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The recent action taken by the English department in remembering its courses on a chronological basis is worthy ofhigh praise. It is now possible to guage with some degree of accuracy the period and work covered in a course by referring to its number. Before, this would have been impossible without at least a year's experience as a concentrator or member of the English department.
While this change is worthy of praise, it is far more worthy of the flattery of imitation. the next logical, practical setting for a similar readjustment would be the History department. Under the present numbering one finds History 3 covering the Roman Empire while History 54 deals with the Beginnings of Christianity. There is no sequence, no order, no meaning to the numbering, and the situation is much the same as that in the English department before it rearranged its courses.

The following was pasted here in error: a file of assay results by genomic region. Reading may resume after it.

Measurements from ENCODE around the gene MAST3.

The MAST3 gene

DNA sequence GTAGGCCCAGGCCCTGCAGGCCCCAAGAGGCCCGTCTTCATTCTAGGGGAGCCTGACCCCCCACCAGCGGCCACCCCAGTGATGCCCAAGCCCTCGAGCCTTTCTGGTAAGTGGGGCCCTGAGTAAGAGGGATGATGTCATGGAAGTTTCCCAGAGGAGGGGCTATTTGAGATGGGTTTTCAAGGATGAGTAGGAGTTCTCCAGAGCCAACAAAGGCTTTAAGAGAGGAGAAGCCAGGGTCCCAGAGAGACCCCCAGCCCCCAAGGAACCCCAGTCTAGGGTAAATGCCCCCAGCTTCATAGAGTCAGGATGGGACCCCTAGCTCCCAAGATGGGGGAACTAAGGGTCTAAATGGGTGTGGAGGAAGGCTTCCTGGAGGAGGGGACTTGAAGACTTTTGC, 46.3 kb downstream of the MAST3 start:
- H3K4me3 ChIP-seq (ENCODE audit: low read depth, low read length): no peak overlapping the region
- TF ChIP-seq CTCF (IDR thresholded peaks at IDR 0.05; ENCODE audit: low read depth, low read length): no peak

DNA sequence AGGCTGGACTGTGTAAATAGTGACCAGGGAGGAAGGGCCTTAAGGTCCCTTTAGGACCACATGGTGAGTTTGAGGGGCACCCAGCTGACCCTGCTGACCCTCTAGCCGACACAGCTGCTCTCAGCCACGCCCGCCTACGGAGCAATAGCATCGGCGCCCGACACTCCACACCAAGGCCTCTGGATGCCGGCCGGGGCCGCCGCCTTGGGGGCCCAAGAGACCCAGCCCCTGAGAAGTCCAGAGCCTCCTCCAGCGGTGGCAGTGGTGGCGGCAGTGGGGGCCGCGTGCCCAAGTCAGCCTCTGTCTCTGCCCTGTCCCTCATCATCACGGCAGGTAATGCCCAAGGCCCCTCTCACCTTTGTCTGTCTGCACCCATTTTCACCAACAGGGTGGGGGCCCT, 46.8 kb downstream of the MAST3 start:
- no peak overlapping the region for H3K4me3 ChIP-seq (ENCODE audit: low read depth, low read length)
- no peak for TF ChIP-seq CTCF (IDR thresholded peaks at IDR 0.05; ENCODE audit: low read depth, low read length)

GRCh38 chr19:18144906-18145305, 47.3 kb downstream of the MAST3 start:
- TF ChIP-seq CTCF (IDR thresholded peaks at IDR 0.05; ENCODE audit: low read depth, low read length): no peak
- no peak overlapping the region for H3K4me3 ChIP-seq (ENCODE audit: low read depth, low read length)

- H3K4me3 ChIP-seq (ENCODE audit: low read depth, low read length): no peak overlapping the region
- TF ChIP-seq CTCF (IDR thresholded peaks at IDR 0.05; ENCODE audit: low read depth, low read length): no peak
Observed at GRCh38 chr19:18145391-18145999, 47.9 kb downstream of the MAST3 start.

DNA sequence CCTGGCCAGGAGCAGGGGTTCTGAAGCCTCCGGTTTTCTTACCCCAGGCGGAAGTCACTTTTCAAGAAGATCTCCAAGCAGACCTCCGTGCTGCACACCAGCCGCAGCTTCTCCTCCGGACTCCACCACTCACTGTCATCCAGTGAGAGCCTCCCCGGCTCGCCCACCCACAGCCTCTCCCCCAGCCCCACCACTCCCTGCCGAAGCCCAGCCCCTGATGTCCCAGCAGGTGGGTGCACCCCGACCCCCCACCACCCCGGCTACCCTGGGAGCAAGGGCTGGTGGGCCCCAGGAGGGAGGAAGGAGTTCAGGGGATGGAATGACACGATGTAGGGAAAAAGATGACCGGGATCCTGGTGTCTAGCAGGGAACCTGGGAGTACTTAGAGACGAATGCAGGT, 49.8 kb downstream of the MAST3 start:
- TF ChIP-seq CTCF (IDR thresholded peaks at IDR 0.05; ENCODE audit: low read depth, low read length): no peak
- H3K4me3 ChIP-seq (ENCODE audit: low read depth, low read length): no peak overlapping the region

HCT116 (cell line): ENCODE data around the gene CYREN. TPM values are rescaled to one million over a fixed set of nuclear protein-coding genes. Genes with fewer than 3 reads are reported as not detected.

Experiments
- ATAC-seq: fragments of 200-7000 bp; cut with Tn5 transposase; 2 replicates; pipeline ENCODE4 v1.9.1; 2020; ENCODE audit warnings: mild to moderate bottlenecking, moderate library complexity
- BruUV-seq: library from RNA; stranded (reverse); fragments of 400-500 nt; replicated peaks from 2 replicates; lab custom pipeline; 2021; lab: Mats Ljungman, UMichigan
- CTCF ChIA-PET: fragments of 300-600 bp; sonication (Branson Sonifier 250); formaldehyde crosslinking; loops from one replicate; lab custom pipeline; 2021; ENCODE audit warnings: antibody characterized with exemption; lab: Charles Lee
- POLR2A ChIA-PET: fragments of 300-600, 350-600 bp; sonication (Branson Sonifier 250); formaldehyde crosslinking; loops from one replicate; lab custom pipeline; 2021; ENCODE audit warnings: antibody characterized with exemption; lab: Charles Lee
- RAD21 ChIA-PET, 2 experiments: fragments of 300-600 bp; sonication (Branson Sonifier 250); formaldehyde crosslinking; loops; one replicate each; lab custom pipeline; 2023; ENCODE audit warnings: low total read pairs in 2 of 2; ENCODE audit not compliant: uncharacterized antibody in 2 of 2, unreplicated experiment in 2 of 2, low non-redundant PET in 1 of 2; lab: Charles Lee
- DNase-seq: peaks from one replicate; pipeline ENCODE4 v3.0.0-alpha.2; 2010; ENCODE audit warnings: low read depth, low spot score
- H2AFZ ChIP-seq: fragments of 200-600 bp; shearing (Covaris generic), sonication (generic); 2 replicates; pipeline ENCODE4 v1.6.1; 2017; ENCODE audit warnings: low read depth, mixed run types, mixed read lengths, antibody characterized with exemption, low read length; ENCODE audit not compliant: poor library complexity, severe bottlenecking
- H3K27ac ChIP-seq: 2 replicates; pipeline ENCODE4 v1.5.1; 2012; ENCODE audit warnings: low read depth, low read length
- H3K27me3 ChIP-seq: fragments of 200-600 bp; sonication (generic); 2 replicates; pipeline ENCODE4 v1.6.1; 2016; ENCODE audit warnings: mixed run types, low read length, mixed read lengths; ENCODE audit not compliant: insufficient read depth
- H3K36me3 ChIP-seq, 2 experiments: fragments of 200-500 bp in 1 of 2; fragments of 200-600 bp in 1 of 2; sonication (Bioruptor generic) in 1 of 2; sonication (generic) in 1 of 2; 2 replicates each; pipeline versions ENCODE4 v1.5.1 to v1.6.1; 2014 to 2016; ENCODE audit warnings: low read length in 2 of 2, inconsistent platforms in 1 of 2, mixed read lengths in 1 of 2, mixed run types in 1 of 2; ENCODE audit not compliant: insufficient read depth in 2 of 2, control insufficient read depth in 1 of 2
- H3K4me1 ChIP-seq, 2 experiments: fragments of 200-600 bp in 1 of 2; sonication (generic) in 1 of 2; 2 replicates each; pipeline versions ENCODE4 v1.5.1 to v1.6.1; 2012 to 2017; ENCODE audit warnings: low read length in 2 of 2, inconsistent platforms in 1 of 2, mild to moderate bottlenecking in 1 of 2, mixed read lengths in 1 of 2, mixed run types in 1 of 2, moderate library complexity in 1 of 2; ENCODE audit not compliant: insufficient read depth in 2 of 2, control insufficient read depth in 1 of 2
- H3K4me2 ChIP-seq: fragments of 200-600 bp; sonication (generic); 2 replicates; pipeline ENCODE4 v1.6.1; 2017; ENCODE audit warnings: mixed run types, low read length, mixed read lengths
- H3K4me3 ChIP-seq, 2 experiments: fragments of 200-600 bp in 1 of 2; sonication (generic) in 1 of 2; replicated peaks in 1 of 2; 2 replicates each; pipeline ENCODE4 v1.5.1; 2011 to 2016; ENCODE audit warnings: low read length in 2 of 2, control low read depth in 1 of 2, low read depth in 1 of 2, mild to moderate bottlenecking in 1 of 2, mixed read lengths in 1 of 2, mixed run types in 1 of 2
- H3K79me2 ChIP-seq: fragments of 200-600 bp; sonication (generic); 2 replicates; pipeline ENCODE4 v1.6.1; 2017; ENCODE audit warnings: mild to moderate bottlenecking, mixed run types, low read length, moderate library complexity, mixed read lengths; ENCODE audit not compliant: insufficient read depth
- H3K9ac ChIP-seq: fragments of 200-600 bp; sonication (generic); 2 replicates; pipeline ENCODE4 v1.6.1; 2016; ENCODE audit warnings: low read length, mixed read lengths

The only objection to a reshuffling is tradition:- History 7 has always been American History; why should it be changed now? Granted that tradition is strong, the fact remains that this obstacle was successfully hurdled by the English department without serious consequences.
History is fundamentally a chronological subject. As such it should be treated chronologically. With the example of its sister department before its eyes, the History department should set about rearranging its courses into a logical and natural sequence. This change would do a great deal toward clearing up the confusion which now exists in the minds of a large proportion of the student body.
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